The colour is the first thing that catches your eye, and this is exactly what Sam Gray needed. He designed the bright bike while in hospital and it has been, in Sam’s own words, his road to recovery. Read on for the story of Rhubarbara: One man’s road to recovery on a bike too bright to ignore!
Meet Sam Gray. He’s 32, lives in South London and loves nothing more than jumping on his Ribble R872, also known as Rhubarbara. Behind the bright and cheerful colour scheme, this bike has meant a lot to Sam. It’s helped him recover after being diagnosed with Crohn’s disease during Lockdown 1.0 earlier this year. Here, he tells his story.
Sam, great to chat with you. That is one bright and beautiful bike, but what got you into cycling?
I’ve been cycling since I was a kid, I rode up Mont Ventoux on the back of my mum’s tandem so we’ve always been a cycling family. As an adult, I’ve struggled to find that motivation to get out on my bike. In June this year (12 weeks after my daughter was born), I was diagnosed with Crohn’s disease and ended up in hospital pretty sick.
During lockdown, I’d started to use my bike and Zwift to keep myself sane. When I was in hospital I decided that cycling was how I was going to recover. I’d ordered my Ribble and it was all the motivation I needed.
While I waited for it to arrive, I rode my old bike to make sure I was fit enough to justify the new one, and now it’s here I ride it every other day. My wife Chloe has been unbelievably supportive through my being unwell and there’s no better motivation than to be fit and healthy for my little girl Juno.
Which bike do you ride, why did you choose that one? What do you like about it?
I chose the R872 Disc in custom yellow and pink matte colourway. As soon as I made the colourway online I couldn’t think of anything other than Rhubarb & Custard. I tried some more stealthy all-matte-black options and I just kept coming back to it. I chose this as my first carbon bike after having ridden an aluminium Trek for years. It just never motivated me to get out and ride.
Now when I see that bright yellow and pink frame in my shed, it’s YELLING at me to go and ride. I’ve nicknamed the bike Rhubarbara. She’s too bright to ignore.
What is your general riding like, how many days per week etc.?
I ride 3 or 4 times a week, Monday to Friday it’s a quick ten or fifteen miles on my lunch break. At the weekend’s, something more far-reaching with a mandated coffee stop.
Where is your favourite place to take Rhubarbara?
I live in Streatham in South London, I love zipping through all of the suburbs until you reach the very edge of the city. The houses literally just come to an end and it’s all green. Cycling up to Biggin Hill airfield is a great route with some solid ramps and a cleverly situated coffee (and doughnuts) hut. They also sell cut-price fireworks but I’ve never been tempted by those.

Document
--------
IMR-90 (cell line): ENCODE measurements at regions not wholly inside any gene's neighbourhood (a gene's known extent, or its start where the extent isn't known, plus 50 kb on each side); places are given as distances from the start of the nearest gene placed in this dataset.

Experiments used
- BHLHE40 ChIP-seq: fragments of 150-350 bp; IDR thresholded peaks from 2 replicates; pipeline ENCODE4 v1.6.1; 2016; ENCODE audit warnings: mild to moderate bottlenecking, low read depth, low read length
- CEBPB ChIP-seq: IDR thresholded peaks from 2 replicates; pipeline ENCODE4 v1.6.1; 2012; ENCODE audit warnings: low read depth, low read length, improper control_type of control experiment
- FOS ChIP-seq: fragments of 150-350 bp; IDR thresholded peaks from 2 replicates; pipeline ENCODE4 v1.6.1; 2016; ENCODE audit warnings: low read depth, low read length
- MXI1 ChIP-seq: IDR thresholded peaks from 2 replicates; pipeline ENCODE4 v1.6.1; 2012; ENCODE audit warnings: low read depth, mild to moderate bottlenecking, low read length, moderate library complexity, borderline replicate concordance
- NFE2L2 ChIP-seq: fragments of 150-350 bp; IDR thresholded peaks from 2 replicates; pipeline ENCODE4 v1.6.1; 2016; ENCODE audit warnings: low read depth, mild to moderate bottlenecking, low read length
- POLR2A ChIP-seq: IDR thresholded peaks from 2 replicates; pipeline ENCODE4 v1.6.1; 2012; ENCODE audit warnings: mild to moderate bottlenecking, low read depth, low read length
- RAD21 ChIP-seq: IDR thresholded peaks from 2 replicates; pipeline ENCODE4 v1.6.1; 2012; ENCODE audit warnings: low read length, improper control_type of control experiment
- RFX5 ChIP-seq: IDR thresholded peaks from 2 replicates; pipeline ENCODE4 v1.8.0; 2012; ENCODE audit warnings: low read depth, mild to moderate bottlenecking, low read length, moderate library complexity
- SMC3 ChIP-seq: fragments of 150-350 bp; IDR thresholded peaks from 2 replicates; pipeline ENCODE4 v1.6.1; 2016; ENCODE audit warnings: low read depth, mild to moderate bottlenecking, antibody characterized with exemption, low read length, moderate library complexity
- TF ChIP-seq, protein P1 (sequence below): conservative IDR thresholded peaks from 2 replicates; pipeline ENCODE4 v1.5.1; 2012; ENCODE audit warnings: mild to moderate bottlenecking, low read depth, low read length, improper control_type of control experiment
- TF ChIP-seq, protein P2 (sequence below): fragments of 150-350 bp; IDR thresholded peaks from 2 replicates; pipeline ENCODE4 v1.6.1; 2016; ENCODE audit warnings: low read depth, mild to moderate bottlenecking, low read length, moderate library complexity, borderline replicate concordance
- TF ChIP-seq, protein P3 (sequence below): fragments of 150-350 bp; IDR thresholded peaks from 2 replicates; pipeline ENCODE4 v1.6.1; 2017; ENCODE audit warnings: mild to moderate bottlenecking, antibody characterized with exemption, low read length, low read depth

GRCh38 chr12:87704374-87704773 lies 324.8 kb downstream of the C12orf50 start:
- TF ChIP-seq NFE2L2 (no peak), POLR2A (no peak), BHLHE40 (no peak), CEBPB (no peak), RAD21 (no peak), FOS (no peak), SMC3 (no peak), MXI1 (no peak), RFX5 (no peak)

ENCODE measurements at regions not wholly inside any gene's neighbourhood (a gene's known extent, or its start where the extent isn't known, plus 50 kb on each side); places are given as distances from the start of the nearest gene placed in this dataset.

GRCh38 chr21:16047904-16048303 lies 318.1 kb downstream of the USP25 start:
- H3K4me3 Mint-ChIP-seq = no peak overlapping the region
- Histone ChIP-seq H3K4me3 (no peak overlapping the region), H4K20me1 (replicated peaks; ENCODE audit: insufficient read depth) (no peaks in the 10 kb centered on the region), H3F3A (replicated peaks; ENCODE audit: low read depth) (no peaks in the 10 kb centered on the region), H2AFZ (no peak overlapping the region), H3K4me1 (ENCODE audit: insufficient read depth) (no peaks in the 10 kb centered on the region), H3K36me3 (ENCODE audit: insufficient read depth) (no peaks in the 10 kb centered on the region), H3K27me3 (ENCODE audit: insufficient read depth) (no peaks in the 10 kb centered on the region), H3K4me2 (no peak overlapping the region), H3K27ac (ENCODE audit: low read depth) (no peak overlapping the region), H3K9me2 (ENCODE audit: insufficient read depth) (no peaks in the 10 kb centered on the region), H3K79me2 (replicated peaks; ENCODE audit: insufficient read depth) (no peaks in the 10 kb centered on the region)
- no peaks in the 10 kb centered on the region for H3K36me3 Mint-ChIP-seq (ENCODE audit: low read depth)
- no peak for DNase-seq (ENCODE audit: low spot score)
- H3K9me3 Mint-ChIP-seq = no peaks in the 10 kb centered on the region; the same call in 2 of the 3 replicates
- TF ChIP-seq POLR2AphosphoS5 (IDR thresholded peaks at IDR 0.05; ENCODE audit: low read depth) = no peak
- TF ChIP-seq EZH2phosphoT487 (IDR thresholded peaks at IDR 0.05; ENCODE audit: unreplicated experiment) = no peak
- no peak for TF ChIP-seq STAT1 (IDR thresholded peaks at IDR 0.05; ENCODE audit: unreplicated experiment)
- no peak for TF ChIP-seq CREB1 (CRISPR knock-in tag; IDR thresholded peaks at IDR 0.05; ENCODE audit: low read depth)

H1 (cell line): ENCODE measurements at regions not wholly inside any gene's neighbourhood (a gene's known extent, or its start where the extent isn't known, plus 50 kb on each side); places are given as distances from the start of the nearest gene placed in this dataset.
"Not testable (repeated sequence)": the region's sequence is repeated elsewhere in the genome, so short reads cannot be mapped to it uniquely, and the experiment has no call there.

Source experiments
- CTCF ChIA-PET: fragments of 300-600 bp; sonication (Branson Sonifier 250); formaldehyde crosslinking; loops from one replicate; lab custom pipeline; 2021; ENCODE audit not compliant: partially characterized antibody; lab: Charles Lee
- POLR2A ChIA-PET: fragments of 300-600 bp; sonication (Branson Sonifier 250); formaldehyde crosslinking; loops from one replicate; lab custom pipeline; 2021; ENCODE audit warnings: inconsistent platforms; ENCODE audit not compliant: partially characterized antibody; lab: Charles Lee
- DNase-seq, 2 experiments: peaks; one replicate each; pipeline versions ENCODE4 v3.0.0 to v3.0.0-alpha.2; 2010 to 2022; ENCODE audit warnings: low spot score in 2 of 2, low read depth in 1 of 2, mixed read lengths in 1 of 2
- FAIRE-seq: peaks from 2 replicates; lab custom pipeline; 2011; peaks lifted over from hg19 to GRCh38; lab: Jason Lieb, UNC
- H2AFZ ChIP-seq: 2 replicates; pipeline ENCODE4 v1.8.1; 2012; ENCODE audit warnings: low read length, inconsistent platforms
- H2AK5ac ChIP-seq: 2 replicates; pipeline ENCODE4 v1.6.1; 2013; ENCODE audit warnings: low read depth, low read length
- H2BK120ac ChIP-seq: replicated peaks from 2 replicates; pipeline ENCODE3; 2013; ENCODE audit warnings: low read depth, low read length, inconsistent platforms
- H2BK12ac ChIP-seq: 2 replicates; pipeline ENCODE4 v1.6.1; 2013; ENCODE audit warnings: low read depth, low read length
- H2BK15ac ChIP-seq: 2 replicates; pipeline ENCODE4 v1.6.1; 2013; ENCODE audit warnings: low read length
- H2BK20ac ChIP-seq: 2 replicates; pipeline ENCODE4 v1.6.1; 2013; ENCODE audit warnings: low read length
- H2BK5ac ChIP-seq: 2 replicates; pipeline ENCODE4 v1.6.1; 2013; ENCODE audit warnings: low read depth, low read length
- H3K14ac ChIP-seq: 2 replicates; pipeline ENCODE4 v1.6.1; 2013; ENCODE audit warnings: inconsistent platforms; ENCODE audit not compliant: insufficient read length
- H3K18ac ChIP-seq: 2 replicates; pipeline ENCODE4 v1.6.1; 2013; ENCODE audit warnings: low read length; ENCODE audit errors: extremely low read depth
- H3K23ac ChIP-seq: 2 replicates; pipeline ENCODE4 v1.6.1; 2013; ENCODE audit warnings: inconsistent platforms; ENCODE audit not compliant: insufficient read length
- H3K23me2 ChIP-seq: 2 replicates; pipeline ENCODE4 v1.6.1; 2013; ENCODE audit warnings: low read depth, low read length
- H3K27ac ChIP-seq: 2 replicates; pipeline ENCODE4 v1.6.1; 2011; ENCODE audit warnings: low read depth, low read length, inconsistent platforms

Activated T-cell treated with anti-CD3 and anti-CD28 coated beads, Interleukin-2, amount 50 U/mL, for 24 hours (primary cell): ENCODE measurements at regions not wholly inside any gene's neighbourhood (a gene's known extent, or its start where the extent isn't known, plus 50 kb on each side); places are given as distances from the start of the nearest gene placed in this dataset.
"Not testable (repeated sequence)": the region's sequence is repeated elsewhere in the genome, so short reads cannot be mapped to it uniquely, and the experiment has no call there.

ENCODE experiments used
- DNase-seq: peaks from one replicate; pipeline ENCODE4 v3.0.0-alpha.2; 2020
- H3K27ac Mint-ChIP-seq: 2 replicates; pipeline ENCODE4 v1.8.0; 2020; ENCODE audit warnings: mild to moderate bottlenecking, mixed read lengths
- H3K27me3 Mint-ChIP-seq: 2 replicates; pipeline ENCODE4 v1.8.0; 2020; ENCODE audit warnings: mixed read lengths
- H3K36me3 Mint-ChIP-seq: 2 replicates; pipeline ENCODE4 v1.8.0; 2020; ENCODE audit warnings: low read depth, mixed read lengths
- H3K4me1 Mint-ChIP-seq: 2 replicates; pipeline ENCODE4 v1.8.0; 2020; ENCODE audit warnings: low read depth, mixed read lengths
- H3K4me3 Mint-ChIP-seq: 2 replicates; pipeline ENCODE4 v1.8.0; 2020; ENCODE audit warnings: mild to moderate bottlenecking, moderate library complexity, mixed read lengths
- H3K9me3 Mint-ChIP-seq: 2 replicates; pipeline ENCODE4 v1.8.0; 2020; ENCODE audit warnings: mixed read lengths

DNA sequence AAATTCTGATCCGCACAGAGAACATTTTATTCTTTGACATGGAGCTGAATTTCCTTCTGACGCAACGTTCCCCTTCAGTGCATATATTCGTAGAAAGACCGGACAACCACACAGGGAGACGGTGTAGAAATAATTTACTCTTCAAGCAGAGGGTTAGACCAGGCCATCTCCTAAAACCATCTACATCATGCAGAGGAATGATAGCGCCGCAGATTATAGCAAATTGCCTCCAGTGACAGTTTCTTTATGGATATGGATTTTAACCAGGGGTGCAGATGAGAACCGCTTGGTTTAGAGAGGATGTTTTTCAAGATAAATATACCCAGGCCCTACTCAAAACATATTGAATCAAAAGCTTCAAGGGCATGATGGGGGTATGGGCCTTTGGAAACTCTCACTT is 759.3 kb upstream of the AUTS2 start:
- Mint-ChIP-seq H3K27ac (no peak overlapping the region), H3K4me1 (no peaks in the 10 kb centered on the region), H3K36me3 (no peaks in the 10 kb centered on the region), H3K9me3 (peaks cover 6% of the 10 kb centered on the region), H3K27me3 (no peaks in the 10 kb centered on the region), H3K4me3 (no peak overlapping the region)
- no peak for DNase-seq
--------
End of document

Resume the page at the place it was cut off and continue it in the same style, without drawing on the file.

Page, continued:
Who do you mainly ride with?
There’s a small group of us who’ve been riding together recently. We haven’t got a name for ourselves yet but after googling cool cycle team names, our WhatsApp group is called Pedal Aliens CC. So that’s what we are for now.
What are your cycling goals?
Right now I’m cycling to build up muscle, fitness and weight. From being ill I’d gone down to 49kg, which isn’t healthy for 6 foot 2. So whilst keeping an eye on my power to weight, I’m hoping to build up muscle and go further and faster. Next year I’d like to do a cycle tour. Either Coast to Coast in the UK or head into France and take in some classic climbs.
Who is your favourite rider and why?
Right now my favourite pro rider has to be Wout Van Art. He pretty much single-handedly won me my fantasy TdF league this year and doesn’t seem to know how to do anything but attack and win. Cory Greenberg is a pro-cyclist who has Ulcerative Colitis, a condition similar to Crohn’s. I know I’m not going to turn pro, but if he can stay healthy, race and live with IBD, I know I can.
What does cycling mean to you?
To me, cycling is a totally pure sport. You’re self-propelled by your fitness and your skill. Sure people might have a better bike or a tighter skin suit. However, at the end of the day, if it’s not in your legs, there’s no-one to blame but yourself. I love that (and sometimes hate it).
What is your proudest cycling moment?
My proudest cycling achievement has to be getting up Box Hill recently, it was a bit of a marker for me. I didn’t go up fast but I didn’t stop, walk, or burst into tears. I just found my rhythm, eyes on the road in front of me, and made it to the top. It’s one of those climbs that everyone knows and now it’s on my Strava.
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